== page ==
Who's Who of Twentieth Century Novelists

Who's Who of Twentieth Century Novelists

Author: Tim Woods

Publisher: Routledge

ISBN: 9781134709915

Category: Biography & Autobiography

Page: 384

View: 666

Taking in novelists from all over the globe, from the beginning of the century to the present day, this is the most comprehensive survey of the leading lights of twentieth century fiction. Superb breadth of coverage and over 800 entries by an international team of contributors ensures that this fascinating and wide-ranging work of reference will be invaluable to anyone with an interest in modern fiction. Authors included range from Joseph Conrad to Albert Camus and Franz Kafka to Chinua Achebe. Who's Who of Twentieth Century Novelists gives a superb insight into the richness and diversity of the twentieth century novel.

Who's who of Twentieth Century Novelists

Who's who of Twentieth Century Novelists

Author: Tim Woods

Publisher: Psychology Press

ISBN: 0415165067

Category: Biography & Autobiography

Page: 374

View: 101

Who's Who of Twentieth-Century Novelists is an indispensable reference guide for anyone interested in world fiction during the twentieth century."--BOOK JACKET.

Who's who in Twentieth-century Literature

Who's who in Twentieth-century Literature

Author: Martin Seymour-Smith

Publisher: McGraw-Hill Companies

ISBN: 0070563500

Category: Literary Criticism

Page: 414

View: 270

Alphabetically arranged entries, biased towards American and British authors, provide biographical and bibliographic information on and critical appraisals of important writers of the century

American Reference Books Annual

American Reference Books Annual

Author: Bohdan S. Wynar

Publisher:

ISBN: UOM:39015046434810

Category: Reference books

Page: 840

View: 129

1970- issued in 2 vols.: v. 1, General reference, social sciences, history, economics, business; v. 2, Fine arts, humanities, science and engineering.

Moral Agents: Eight Twentieth-Century American Writers

Moral Agents: Eight Twentieth-Century American Writers

Author: Edward Mendelson

Publisher: New York Review of Books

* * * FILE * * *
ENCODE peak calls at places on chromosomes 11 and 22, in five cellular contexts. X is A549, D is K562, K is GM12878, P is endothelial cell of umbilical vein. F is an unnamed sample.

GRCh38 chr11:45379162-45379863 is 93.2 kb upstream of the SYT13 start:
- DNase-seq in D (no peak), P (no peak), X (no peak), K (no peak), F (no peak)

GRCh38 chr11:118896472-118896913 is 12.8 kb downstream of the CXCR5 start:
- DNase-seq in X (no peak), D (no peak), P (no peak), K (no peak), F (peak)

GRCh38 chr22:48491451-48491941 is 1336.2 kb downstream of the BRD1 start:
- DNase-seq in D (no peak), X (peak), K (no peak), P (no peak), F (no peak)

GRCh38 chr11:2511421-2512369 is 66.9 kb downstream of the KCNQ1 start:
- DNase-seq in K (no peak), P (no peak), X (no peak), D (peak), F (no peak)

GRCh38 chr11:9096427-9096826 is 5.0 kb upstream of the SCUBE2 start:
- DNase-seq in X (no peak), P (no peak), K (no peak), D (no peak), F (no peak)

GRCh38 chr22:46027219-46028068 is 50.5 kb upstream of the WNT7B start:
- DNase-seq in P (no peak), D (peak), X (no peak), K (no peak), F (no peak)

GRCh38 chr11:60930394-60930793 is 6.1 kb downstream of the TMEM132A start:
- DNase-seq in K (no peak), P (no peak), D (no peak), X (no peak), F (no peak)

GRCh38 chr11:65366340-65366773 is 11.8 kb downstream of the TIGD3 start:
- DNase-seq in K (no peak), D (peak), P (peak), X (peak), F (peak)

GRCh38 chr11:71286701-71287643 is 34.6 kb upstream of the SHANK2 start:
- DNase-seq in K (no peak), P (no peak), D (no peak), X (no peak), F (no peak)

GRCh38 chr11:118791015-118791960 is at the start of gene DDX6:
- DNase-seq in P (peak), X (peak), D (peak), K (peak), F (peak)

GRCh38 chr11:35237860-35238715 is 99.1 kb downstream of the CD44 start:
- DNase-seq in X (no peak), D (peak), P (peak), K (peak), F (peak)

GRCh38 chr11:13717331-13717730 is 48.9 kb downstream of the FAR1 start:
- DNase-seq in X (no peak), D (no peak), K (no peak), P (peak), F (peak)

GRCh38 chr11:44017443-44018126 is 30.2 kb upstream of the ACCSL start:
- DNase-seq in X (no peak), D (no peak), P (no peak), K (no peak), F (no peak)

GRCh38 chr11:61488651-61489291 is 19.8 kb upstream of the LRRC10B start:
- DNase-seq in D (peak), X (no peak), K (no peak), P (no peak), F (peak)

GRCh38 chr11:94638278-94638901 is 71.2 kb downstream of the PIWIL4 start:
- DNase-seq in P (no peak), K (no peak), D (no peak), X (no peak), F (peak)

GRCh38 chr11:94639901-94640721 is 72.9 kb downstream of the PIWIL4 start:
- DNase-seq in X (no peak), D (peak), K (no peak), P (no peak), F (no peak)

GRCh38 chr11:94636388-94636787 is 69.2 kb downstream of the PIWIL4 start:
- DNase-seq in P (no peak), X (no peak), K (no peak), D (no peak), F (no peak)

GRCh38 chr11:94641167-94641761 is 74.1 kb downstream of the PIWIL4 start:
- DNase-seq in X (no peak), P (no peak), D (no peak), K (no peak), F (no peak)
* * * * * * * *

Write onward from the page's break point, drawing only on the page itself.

ISBN: 9781590178065

Category: Biography & Autobiography

Page: 224

View: 408

A deeply considered and provocative new look at major American writers—including Saul Bellow, Norman Mailer, and W.H. Auden—Edward Mendelson’s Moral Agents is also a work of critical biography in the great tradition of Plutarch, Samuel Johnson, and Emerson. Any important writer, in Mendelson’s view, writes in response to an idea of the good life that is inseparable from the life the writer lives. Fusing biography and criticism and based on extensive new research, Moral Agents presents challenging new portraits of eight writers—novelists, critics, and poets—who transformed American literature in the turbulent twentieth century. Eight sharply distinctive individuals—inspired, troubled, hugely ambitious—who reimagined what it means to be a writer. There’s Saul Bellow, a novelist determined to rule as a patriarch, who, having been neglected by his father, in turn neglected his son in favor of young writers who presented themselves as his literary heirs. Norman Mailer’s extraordinary ambition, suppressed insecurity, and renegade metaphysics muddled the novels through which he hoped to change the world, yet these same qualities endowed him with an uncanny sensitivity and deep sympathy to the pathologies of American life that make him an unequaled political reporter. William Maxwell wrote sad tales of small-town life and surrounded himself with a coterie of worshipful admirers. As a powerful editor at The New Yorker, he exercised an enormous and constraining influence on American fiction that is still felt today. Preeminent among the critics is Lionel Trilling, whose Liberal Imagination made him a celebrity sage of the anxiously tranquilized 1950s, even as his calculated image of Olympian reserve masked a deeply conflicted life and contributed to his ultimately despairing worldview. Dwight Macdonald, by contrast, was a haute-WASP anarchist and aesthete driven by an exuberant moral commitment, in a time of cautious mediocrity, to doing the right thing. Alfred Kazin, from a poor Jewish émigré background, remained an outsider at the center of literary New York, driven both to escape from and do justice to the deepest meanings of his Jewish heritage. Perhaps most intriguing are the two poets, W.H. Auden and Frank O’Hara. Early in his career, Auden was tempted to don the mantle of the poet as prophet, but after his move from England to America he lived and wrote in a spirit of modesty and charity born out of a deeply idiosyncratic understanding of Christianity. O’Hara, tireless partygoer and pioneering curator at MoMA, wrote much of his poetry for private occasions. Its lasting power has proven to be something different from its avant-garde reputation: personal warmth, individuality, rootedness in ancient traditions, and openness to the world.

The Who's who of Nobel Prize Winners, 1901-1995

The Who's who of Nobel Prize Winners, 1901-1995

Author: Bernard S. Schlessinger

Publisher: Greenwood

ISBN: MINN:31951D01404945D

Category: Biography

Page: 276

View: 309

Contains over six hundred entries that provide biographical and bibliographical information about each of the world's Nobel Prize winners from 1901 through 1995; grouped in the categories of chemistry, medicine and physiology, economics, physics, literature, and peace, with name, education, nationality, and religion indexes.